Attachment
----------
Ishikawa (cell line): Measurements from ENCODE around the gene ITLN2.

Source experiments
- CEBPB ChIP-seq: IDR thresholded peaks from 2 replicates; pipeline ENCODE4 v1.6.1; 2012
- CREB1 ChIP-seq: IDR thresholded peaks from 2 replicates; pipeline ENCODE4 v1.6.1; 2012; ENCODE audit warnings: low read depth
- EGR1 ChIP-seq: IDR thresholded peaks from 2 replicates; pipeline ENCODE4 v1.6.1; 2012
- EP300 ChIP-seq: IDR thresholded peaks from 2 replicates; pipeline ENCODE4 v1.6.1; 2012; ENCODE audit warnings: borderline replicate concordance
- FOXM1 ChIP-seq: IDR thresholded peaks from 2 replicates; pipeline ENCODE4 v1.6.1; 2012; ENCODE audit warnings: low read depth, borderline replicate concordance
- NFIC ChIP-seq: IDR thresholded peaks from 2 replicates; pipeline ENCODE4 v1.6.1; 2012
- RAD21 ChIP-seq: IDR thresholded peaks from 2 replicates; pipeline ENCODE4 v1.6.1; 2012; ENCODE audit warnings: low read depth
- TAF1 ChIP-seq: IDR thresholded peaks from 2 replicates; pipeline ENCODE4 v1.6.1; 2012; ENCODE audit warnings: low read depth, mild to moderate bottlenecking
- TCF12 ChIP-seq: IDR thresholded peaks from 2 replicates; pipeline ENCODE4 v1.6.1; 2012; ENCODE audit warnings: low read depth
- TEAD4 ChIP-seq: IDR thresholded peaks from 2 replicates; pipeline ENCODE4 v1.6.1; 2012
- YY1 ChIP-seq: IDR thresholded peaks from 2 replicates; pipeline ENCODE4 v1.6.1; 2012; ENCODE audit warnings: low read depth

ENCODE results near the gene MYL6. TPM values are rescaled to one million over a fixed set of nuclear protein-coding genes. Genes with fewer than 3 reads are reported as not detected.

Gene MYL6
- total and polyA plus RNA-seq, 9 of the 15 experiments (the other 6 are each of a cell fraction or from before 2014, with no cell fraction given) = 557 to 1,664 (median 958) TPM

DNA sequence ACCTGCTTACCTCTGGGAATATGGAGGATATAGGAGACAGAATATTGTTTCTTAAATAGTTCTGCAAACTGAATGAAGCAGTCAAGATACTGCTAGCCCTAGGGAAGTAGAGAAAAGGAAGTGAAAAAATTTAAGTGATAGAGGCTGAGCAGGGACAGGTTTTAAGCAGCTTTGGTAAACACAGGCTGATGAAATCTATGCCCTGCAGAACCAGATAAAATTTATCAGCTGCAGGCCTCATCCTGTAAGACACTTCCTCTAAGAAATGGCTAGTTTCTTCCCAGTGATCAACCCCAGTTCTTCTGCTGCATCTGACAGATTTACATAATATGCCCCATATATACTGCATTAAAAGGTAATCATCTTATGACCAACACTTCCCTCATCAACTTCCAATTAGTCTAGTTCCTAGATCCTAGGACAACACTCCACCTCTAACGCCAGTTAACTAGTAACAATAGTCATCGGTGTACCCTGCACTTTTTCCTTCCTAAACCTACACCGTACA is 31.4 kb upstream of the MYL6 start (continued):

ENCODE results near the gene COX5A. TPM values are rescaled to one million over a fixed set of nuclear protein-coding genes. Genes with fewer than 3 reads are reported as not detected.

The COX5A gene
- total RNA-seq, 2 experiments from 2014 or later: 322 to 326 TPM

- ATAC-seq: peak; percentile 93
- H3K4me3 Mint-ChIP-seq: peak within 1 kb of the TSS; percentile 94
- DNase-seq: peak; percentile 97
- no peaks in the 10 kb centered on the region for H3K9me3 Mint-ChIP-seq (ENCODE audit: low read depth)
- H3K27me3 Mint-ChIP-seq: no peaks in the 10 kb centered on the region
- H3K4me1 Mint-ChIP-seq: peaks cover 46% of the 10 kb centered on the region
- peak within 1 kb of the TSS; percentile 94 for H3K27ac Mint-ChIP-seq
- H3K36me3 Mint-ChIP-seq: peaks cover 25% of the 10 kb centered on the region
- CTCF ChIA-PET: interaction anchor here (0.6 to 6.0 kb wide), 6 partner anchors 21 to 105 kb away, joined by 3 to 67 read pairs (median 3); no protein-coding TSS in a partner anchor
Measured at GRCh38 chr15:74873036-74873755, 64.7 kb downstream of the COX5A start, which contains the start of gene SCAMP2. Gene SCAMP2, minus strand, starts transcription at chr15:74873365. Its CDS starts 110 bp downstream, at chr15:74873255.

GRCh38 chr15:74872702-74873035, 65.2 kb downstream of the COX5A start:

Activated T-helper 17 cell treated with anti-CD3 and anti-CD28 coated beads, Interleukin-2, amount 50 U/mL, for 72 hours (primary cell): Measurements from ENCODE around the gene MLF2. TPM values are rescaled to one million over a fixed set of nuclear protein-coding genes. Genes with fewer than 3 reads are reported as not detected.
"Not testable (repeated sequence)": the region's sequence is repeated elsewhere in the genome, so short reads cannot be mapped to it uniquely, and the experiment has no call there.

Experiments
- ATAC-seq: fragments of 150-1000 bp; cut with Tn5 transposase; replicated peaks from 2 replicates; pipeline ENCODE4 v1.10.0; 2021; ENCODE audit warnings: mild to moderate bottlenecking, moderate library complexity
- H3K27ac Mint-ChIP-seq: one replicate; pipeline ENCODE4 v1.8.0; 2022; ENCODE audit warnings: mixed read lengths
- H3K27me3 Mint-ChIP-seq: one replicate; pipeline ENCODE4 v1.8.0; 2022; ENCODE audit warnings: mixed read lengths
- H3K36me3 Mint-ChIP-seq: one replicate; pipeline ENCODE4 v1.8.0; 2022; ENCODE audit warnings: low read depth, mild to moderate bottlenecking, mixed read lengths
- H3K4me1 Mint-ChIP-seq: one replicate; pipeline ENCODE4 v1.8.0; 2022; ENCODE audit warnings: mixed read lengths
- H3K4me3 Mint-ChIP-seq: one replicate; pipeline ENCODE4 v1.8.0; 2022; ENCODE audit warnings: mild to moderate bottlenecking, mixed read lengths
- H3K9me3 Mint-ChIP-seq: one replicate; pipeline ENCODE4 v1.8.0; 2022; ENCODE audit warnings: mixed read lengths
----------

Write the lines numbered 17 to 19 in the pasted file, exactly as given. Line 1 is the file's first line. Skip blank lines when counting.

DNA sequence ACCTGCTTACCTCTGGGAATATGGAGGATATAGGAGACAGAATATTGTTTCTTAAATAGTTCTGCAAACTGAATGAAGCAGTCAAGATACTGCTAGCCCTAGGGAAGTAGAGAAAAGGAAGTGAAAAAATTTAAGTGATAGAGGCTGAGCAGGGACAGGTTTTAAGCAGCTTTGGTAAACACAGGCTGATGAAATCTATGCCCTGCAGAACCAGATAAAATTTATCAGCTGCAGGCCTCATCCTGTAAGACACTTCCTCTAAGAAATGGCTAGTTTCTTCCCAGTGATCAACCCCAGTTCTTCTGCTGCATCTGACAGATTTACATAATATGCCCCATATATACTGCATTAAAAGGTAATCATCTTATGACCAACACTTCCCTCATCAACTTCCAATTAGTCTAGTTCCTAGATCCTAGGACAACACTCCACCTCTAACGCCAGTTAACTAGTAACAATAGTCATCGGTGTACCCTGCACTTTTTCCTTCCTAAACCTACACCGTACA is 31.4 kb upstream of the MYL6 start (continued):

ENCODE results near the gene COX5A. TPM values are rescaled to one million over a fixed set of nuclear protein-coding genes. Genes with fewer than 3 reads are reported as not detected.

The COX5A gene